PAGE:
My Friends — My Sisters:

How impor­tant is the occa­sion for which we have assem­bled our­selves togeth­er this evening, to hold a feast, to feed our nev­er-dying minds, to excite each oth­er to deeds of mer­cy, words of peace; to stir up in the bosom of each, grat­i­tude to God for his increas­ing good­ness, and feel­ing of deep sym­pa­thy for our brethren and sis­ters, who are in this land of Chris­t­ian light and lib­er­ty held in bondage the most cru­el and degrad­ing — to make their cause our own!

An Eng­lish writer has said, 

We must feel deeply before we can act right­ly; from that absorb­ing, heart-ren­der­ing com­pas­sion for our­selves springs a deep­er sym­pa­thy for oth­ers, and from a sense of our weak­ness and our own upbraid­ings aris­es a dis­po­si­tion to be indul­gent, to for­bear, to forgive.”

This is my experience. 

One short year ago, how dif­fer­ent were my feel­ings on the sub­ject of slav­ery! It is true, the wail of the cap­tive some­times came to my ear in the midst of my hap­pi­ness, and caused my heart to bleed for his wrongs; but, alas! the impres­sion was as evanes­cent as the ear­ly cloud and morn­ing dew. I had formed a lit­tle world of my own, and cared not to move beyond its precincts. 

But how was the scene changed when I beheld the oppres­sor lurk­ing on the bor­der of my own peace­ful home! I saw his iron hand stretched forth to seize me as his prey, and the cause of the slave became my own. I start­ed up, and with one mighty effort threw from me the lethar­gy which had cov­ered me as a man­tle for years; and deter­mined, by the help of the Almighty, to use every exer­tion in my pow­er to ele­vate the char­ac­ter of my wronged and neglect­ed race.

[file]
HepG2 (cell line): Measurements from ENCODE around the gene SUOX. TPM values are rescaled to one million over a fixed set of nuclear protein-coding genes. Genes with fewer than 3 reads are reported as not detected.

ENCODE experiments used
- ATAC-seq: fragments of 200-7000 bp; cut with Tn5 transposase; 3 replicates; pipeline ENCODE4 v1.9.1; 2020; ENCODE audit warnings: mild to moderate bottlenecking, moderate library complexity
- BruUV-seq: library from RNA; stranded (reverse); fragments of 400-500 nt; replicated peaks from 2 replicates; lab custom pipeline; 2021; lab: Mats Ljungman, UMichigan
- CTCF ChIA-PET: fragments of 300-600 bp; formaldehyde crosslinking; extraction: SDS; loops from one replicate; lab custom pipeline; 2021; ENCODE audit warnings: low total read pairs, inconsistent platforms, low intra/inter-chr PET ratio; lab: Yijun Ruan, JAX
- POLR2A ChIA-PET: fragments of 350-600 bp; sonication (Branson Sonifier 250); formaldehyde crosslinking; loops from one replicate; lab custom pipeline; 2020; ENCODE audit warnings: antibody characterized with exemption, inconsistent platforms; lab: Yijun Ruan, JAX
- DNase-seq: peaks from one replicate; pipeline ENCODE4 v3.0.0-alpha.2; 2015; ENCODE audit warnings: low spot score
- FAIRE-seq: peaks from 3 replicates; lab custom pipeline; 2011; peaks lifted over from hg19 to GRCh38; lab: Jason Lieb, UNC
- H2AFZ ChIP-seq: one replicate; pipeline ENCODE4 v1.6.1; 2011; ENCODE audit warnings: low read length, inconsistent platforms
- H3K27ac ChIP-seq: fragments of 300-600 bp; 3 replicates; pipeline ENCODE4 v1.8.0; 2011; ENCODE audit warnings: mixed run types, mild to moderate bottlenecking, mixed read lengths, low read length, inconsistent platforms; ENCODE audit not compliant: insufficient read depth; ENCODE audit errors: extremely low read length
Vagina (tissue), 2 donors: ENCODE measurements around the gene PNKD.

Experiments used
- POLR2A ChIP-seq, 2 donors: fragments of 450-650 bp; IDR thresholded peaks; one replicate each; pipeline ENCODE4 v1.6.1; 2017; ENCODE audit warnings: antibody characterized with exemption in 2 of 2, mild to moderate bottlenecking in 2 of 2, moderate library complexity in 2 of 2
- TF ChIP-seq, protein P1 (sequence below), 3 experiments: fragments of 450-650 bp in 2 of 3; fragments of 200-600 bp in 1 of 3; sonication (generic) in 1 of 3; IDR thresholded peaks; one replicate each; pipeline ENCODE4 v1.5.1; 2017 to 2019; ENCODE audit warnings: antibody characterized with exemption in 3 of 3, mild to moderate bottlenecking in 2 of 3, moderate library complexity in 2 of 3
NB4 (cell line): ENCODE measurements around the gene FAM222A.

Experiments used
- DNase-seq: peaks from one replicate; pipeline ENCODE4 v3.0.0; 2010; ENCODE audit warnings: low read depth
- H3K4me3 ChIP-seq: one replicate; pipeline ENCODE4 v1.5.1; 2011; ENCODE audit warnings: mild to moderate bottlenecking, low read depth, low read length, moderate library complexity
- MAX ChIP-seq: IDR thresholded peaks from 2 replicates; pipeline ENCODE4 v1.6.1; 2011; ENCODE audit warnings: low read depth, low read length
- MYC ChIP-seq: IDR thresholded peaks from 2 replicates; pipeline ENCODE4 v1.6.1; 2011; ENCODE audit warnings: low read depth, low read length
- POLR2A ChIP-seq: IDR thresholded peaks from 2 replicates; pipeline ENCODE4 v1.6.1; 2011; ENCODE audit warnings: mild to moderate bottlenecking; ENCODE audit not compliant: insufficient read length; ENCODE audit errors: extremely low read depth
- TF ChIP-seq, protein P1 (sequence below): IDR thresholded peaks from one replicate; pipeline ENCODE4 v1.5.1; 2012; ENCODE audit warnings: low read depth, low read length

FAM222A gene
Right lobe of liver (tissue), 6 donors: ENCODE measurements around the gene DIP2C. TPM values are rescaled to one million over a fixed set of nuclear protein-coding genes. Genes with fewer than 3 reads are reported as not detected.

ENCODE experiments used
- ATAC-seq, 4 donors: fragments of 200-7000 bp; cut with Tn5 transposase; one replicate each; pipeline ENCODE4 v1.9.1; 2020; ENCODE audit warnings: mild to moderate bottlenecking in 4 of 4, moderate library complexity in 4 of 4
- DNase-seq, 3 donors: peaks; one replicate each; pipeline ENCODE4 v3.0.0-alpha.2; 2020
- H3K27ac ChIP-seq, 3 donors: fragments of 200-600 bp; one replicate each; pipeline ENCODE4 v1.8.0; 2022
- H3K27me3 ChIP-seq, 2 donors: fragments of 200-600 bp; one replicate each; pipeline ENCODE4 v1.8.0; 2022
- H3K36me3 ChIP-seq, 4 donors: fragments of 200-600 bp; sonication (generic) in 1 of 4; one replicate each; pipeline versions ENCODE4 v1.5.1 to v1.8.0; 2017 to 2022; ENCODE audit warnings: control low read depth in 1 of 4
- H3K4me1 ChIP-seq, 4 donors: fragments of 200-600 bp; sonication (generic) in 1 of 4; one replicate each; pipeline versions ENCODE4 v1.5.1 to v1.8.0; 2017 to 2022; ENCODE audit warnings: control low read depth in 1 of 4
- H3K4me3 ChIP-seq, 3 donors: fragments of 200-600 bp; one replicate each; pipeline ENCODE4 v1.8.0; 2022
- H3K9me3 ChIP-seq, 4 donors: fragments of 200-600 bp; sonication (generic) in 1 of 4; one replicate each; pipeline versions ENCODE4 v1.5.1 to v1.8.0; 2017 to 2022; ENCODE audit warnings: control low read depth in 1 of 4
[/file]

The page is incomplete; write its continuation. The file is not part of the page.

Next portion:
One year ago, I detest­ed the slave­hold­er; now I can pity and pray for him. Has not this been your expe­ri­ence, my sis­ters? Have you not felt as I have felt upon this thrilling sub­ject? My heart assures me some of you have.

And now, my sis­ters, I would earnest­ly and affec­tion­ate­ly press upon you the neces­si­ty of plac­ing your whole depen­dence on God; poor, weak, finite crea­tures as we are, we can do noth­ing for our­selves. He is all pow­er­ful; He is wait­ing to be gra­cious to us as a peo­ple. Do you feel your inabil­i­ty to do good? Come to Him who giveth lib­er­al­ly and upbraideth not; bring your wrongs and fears to Him, as you would to a ten­der par­ent — He will sym­pa­thise with you. 

I know from blessed, heart-cheer­ing expe­ri­ence the excel­len­cy of hav­ing a God to trust to in sea­sons of tri­al and con­flict. What but this can sup­port us should the pesti­lence which has dev­as­tat­ed Asia be born to us by the sum­mer breezes ? What but this can uphold our faint­ing foot­steps in the swellings of Jor­dan? It is the only thing worth liv­ing for — the only thing that can dis­arm death of his sting. I am earnest­ly solic­i­tous that each of us may adopt this language: 

I have no hope in man, but much in God— Much in the rock of ages.”

In con­clu­sion, I would respect­ful­ly rec­om­mend that our men­tal feast should com­mence by read­ing a por­tion of the Holy Scrip­tures. A pause should pro­ceed the read­ing for sup­pli­ca­tion. It is my wish that the read­ing and con­ver­sa­tion should be alto­geth­er direct­ed to the sub­ject of slav­ery. The refresh­ment which may be offered to you for the body, will be of the most sim­ple kind, that you may feel for those who have noth­ing to refresh body and mind.

Sarah Mapps Dou­glass, The Cause of the Slave Became My Own,” giv­en as an address to the Female Lit­er­ary Soci­ety of Philadel­phia in June 1832, and sub­se­quent­ly pub­lished in William Lloyd Garrison’s news­pa­per The Lib­er­a­tor Vol. II. No. 29 (July 21, 1832).

Art­work: Psalm 139 by Christa Rosier. Used by permission.

Text First Published July 1832 · Last Featured on June 2022

📚 The 2022 – 23 Ren­o­varé Book Club

This year’s nine-month, soul-shap­ing jour­ney fea­tures four books, old and new, prayer­ful­ly curat­ed by Ren­o­varé. Now under­way and there’s still time to join.

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